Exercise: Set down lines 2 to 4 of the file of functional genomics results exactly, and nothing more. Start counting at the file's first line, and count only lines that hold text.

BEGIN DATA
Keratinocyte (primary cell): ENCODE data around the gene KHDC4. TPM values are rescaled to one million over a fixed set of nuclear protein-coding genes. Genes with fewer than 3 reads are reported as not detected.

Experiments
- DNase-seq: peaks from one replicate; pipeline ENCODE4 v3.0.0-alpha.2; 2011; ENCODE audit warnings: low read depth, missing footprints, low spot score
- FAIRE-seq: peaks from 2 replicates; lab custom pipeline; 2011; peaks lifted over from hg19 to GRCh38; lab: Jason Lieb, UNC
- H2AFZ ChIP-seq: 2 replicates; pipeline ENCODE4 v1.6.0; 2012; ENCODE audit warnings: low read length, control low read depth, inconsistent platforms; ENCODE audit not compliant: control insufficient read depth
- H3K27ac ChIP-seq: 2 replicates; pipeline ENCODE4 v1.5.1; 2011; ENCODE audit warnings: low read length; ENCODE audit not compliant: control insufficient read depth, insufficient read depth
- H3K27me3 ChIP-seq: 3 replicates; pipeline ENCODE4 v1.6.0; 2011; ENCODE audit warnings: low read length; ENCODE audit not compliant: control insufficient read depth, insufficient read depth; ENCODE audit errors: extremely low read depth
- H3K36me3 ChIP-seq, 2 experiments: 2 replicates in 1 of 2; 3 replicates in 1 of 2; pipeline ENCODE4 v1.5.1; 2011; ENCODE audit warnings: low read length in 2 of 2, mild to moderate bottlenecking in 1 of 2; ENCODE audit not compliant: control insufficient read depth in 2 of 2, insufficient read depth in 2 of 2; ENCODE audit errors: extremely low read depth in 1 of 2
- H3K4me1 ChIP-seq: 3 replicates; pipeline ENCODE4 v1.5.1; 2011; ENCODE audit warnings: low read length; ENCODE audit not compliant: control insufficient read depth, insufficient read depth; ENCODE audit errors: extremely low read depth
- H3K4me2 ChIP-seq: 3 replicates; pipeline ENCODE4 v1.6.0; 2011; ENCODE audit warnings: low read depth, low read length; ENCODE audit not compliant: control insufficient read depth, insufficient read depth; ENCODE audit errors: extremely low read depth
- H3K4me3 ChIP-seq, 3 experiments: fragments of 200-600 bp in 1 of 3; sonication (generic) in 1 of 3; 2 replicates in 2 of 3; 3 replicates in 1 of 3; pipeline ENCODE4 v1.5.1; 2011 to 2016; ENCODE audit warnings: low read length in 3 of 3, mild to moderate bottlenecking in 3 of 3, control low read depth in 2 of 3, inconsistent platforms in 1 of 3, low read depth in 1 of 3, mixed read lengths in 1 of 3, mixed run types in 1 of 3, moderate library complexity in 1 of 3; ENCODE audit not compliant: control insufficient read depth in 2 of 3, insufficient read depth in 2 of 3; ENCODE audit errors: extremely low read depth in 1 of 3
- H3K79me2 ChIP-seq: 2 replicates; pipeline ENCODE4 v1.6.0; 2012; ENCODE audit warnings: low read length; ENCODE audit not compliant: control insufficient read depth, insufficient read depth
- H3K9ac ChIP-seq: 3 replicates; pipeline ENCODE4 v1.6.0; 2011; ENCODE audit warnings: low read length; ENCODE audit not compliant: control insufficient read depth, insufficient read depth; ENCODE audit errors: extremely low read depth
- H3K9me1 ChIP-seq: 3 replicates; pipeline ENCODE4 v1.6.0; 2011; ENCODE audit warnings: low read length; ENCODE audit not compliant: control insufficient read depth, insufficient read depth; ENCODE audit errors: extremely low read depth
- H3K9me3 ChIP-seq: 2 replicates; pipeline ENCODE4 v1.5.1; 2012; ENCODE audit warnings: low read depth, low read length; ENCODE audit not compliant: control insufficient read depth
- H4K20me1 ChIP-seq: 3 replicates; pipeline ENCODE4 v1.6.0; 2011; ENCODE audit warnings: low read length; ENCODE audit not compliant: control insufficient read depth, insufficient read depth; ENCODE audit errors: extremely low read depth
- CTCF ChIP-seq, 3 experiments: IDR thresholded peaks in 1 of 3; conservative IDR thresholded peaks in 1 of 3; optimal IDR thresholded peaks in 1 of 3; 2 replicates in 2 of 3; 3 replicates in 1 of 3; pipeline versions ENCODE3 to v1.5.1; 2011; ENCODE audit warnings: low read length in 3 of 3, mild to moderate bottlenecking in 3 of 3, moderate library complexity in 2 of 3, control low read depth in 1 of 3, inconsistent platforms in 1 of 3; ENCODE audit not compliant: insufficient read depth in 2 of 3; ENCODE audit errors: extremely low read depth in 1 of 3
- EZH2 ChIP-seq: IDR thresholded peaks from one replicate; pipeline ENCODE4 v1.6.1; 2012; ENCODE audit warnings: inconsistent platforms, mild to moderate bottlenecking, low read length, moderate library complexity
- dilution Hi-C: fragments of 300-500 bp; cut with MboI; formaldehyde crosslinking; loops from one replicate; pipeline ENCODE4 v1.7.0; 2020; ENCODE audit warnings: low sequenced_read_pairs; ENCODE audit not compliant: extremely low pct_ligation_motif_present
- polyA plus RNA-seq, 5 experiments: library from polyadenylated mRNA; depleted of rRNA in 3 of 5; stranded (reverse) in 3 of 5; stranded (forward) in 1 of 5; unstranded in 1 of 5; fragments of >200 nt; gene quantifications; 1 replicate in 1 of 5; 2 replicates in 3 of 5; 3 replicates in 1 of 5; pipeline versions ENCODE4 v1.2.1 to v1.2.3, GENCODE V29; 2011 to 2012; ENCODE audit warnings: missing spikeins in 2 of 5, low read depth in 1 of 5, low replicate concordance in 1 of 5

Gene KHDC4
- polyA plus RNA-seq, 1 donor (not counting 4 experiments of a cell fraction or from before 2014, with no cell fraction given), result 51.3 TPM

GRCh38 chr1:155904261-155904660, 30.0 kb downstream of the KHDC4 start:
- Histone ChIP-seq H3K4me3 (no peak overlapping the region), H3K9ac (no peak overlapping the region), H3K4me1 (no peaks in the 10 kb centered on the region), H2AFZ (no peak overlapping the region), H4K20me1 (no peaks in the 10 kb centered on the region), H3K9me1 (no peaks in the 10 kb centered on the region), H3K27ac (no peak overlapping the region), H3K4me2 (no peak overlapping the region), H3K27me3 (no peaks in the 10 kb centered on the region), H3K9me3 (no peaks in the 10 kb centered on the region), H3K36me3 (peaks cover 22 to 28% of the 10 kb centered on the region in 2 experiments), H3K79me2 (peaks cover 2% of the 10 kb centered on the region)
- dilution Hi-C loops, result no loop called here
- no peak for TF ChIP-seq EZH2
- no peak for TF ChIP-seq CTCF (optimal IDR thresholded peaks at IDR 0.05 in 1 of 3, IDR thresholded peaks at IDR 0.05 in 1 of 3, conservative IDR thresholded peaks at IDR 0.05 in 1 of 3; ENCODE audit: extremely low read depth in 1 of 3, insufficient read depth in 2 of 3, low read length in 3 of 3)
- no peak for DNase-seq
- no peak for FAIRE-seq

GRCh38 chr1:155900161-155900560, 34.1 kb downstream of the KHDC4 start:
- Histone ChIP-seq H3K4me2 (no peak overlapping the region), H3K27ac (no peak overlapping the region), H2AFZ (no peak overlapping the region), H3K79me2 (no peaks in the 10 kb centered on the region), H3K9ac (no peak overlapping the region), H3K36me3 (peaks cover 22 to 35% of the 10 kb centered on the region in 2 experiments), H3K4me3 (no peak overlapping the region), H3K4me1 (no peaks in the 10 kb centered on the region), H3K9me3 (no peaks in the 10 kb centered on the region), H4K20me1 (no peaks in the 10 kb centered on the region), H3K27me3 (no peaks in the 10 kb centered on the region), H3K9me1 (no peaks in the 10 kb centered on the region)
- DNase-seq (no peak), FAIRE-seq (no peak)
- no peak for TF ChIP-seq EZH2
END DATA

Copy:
Experiments
- DNase-seq: peaks from one replicate; pipeline ENCODE4 v3.0.0-alpha.2; 2011; ENCODE audit warnings: low read depth, missing footprints, low spot score
- FAIRE-seq: peaks from 2 replicates; lab custom pipeline; 2011; peaks lifted over from hg19 to GRCh38; lab: Jason Lieb, UNC